Having purchased a home without a fireplace, I've been searching for non-vented alternatives, like electric heating units that emulate the look of a wood stove.

I came across this interesting looking bioethanol firebox.

It is meant for indoor or outdoor use. The flame is out in the open. I don't know how it can be safe to use indoors -- wouldn't it create smoke and wouldn't a large open flame pose a significant safety risk?

I asked the creator by commenting on his YouTube commerical. He said it's safe because it's bioethanol.

I don't understand this answer. This is a real flame, right? Couldn't it easily catch the Christmas tree in the commericial on fire? Does bioethanol not produce any smoke, therefore requiring no vent/chimney?

  • It is a real flame, a candle is a real flame and think of the soot they produce that you dont usually see when everything is buring just right.
    – Ed Beal
    Commented Feb 15, 2016 at 23:07
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    I just couldn't believe that someone would have a large open flame in their living room. I guess it's do-able with sufficient caution, but I think I'll go with one of those electric heaters with the digital flame!
    – Hack-R
    Commented Feb 15, 2016 at 23:46
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    I doubt I'd want to burn even alcohol in large quantities indoors without venting it. Nitrogen and phosphorus from fertilizers can remain in bioethanol. Burning corn ethanol produces carbon dioxide, but also carbon monoxide, soot and other particulates, formaldehyde and acetalydehyde. None of that sounds great. It's worse with heavier biodiesel. This article references an interesting study: insideclimatenews.org/news/20100609/… Commented Feb 16, 2016 at 1:18
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    He said it's safe because it's bioethanol. Same could be said by everyone who's burnt down a house with beeswax candles. As displayed in that video, it's an open flame just waiting for somebody to do something normal and carelessly. I don't find it to be safe simply by design. Look at how a Kerosun heater is constructed if you want to have a safe heating system. And alcohol incompletely burnt in an enclosed space causes your eyes to burn from the noxious substances produced from personal experience. Commented Feb 17, 2016 at 2:48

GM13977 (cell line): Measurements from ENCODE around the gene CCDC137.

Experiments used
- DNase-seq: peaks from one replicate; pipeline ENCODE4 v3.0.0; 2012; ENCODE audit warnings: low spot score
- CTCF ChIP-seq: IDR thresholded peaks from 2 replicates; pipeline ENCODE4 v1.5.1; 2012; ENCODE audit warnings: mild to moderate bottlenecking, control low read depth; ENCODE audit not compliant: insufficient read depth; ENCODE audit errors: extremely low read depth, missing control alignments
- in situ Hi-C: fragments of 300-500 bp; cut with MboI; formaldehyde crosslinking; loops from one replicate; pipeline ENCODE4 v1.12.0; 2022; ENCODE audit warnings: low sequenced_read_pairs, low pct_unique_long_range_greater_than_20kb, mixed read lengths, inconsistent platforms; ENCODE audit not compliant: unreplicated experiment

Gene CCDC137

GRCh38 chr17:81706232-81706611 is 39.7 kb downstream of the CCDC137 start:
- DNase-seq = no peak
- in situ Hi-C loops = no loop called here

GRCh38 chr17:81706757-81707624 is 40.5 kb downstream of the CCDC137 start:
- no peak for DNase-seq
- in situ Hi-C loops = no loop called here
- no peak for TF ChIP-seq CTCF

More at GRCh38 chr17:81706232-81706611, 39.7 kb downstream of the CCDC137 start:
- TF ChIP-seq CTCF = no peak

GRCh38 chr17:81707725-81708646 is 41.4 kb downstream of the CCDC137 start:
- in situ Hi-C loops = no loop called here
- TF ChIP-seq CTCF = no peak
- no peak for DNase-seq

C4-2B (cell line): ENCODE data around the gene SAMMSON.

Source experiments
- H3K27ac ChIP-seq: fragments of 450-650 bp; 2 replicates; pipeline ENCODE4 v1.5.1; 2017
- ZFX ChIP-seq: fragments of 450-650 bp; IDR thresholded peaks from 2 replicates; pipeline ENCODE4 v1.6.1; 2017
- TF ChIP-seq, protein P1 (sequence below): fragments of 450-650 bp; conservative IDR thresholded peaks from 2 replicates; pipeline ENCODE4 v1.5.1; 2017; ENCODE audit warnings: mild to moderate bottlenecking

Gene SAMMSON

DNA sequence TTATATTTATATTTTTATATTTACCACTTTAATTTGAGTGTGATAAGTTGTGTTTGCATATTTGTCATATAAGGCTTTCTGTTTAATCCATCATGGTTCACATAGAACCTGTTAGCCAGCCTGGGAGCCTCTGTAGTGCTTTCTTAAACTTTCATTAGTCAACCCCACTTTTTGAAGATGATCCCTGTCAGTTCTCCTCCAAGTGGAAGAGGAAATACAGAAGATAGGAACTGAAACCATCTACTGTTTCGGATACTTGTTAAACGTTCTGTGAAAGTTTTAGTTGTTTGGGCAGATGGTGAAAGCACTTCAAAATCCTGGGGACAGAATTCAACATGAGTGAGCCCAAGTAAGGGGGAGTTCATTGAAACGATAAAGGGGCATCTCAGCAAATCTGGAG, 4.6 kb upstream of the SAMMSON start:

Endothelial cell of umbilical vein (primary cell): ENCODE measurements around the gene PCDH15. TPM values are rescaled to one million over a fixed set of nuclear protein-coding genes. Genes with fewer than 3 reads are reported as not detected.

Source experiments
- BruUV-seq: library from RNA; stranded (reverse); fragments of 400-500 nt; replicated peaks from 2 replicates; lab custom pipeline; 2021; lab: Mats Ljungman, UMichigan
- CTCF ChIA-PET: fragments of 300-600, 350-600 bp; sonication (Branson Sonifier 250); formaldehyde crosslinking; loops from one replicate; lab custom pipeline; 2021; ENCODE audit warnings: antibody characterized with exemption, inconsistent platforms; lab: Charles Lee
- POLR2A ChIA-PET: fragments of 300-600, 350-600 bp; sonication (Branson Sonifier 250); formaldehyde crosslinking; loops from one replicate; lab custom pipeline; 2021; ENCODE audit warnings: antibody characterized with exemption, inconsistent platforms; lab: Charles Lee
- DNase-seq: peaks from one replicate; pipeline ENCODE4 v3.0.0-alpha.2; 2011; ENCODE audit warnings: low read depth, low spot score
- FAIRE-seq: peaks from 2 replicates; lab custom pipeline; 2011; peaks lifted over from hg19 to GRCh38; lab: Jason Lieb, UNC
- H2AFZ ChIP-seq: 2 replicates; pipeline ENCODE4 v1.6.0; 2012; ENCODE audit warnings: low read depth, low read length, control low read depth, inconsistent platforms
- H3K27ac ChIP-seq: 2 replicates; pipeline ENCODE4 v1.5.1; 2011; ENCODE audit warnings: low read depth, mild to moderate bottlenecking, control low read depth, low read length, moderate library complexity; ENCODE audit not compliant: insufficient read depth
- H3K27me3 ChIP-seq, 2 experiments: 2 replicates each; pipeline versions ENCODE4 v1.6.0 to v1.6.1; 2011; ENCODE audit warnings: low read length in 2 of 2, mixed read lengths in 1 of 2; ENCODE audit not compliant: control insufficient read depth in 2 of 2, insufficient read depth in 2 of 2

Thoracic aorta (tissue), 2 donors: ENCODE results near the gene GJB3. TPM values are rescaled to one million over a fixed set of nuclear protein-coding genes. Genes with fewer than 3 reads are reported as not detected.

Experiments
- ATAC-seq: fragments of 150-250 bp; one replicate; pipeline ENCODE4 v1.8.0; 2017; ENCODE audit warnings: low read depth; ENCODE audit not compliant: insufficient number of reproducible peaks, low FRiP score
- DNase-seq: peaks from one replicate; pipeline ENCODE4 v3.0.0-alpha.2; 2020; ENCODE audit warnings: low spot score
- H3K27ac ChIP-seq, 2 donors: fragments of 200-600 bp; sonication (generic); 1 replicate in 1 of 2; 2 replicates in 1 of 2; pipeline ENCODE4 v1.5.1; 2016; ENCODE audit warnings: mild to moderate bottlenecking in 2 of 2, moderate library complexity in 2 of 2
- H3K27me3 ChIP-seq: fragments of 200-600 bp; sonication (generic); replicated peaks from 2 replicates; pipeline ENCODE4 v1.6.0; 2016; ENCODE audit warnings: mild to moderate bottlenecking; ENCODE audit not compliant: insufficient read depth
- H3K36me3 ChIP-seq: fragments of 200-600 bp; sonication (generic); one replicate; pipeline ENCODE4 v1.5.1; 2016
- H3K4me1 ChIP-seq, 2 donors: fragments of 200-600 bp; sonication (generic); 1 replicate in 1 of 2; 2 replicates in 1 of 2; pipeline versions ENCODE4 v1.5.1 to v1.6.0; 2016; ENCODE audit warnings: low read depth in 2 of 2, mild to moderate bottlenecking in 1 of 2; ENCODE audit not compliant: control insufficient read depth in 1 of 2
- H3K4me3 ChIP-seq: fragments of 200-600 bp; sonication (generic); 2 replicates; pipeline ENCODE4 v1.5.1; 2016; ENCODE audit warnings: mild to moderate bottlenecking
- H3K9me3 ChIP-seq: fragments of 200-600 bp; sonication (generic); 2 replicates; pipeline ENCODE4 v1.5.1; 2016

2 Answers 2


Although some bio fuels produce much less carbon monoxide they still produce some. I would not use it without some kind of venting until there is a UL listing stating it is safe for indoor use and only use the specific blend of fuel listed.


I see your indoor fireplace and I should say – it’s REALLY open.

Even though biofuel is relatively safer (no smoke, fumes), the flame can still be a hazard. There are a lot of bioethanol fireplaces with certain safety instructions. As long as the fireplaces are used according to instructions, you’re safe. Biofuel fireplaces are safe to use, indoors or outdoors - as long as they're used properly. Some brands are UL /CUL listed, which means they pass safety standards.

Have a look at this site. They have a lot of biofuel fireplaces to choose from. Hope this helps.

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